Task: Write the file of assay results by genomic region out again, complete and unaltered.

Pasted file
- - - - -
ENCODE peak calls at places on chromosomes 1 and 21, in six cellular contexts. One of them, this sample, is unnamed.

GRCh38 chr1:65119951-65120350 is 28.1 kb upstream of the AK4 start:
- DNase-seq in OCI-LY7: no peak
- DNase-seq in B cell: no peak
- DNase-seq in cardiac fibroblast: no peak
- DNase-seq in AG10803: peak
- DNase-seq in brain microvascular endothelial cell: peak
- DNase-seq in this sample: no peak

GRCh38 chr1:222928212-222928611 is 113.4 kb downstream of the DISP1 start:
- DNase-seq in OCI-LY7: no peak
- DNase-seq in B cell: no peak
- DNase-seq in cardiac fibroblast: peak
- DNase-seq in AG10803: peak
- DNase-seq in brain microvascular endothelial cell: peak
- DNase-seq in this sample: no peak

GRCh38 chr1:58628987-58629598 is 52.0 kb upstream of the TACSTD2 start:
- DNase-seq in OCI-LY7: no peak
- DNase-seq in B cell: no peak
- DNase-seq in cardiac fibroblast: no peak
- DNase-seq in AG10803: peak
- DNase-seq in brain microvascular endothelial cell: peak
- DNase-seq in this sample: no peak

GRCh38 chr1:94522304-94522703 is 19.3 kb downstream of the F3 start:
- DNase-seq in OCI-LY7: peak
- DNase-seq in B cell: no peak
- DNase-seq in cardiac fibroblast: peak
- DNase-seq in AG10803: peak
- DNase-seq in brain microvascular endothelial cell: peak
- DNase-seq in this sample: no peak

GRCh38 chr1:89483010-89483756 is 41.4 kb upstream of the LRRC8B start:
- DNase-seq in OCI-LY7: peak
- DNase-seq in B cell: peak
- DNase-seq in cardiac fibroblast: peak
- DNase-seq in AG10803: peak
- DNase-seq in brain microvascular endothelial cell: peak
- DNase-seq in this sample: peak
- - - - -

ENCODE peak calls at places on chromosomes 1 and 21, in six cellular contexts. One of them, this sample, is unnamed.

GRCh38 chr1:65119951-65120350 is 28.1 kb upstream of the AK4 start:
- DNase-seq in OCI-LY7: no peak
- DNase-seq in B cell: no peak
- DNase-seq in cardiac fibroblast: no peak
- DNase-seq in AG10803: peak
- DNase-seq in brain microvascular endothelial cell: peak
- DNase-seq in this sample: no peak

GRCh38 chr1:222928212-222928611 is 113.4 kb downstream of the DISP1 start:
- DNase-seq in OCI-LY7: no peak
- DNase-seq in B cell: no peak
- DNase-seq in cardiac fibroblast: peak
- DNase-seq in AG10803: peak
- DNase-seq in brain microvascular endothelial cell: peak
- DNase-seq in this sample: no peak

GRCh38 chr1:58628987-58629598 is 52.0 kb upstream of the TACSTD2 start:
- DNase-seq in OCI-LY7: no peak
- DNase-seq in B cell: no peak
- DNase-seq in cardiac fibroblast: no peak
- DNase-seq in AG10803: peak
- DNase-seq in brain microvascular endothelial cell: peak
- DNase-seq in this sample: no peak

GRCh38 chr1:94522304-94522703 is 19.3 kb downstream of the F3 start:
- DNase-seq in OCI-LY7: peak
- DNase-seq in B cell: no peak
- DNase-seq in cardiac fibroblast: peak
- DNase-seq in AG10803: peak
- DNase-seq in brain microvascular endothelial cell: peak
- DNase-seq in this sample: no peak

GRCh38 chr1:89483010-89483756 is 41.4 kb upstream of the LRRC8B start:
- DNase-seq in OCI-LY7: peak
- DNase-seq in B cell: peak
- DNase-seq in cardiac fibroblast: peak
- DNase-seq in AG10803: peak
- DNase-seq in brain microvascular endothelial cell: peak
- DNase-seq in this sample: peak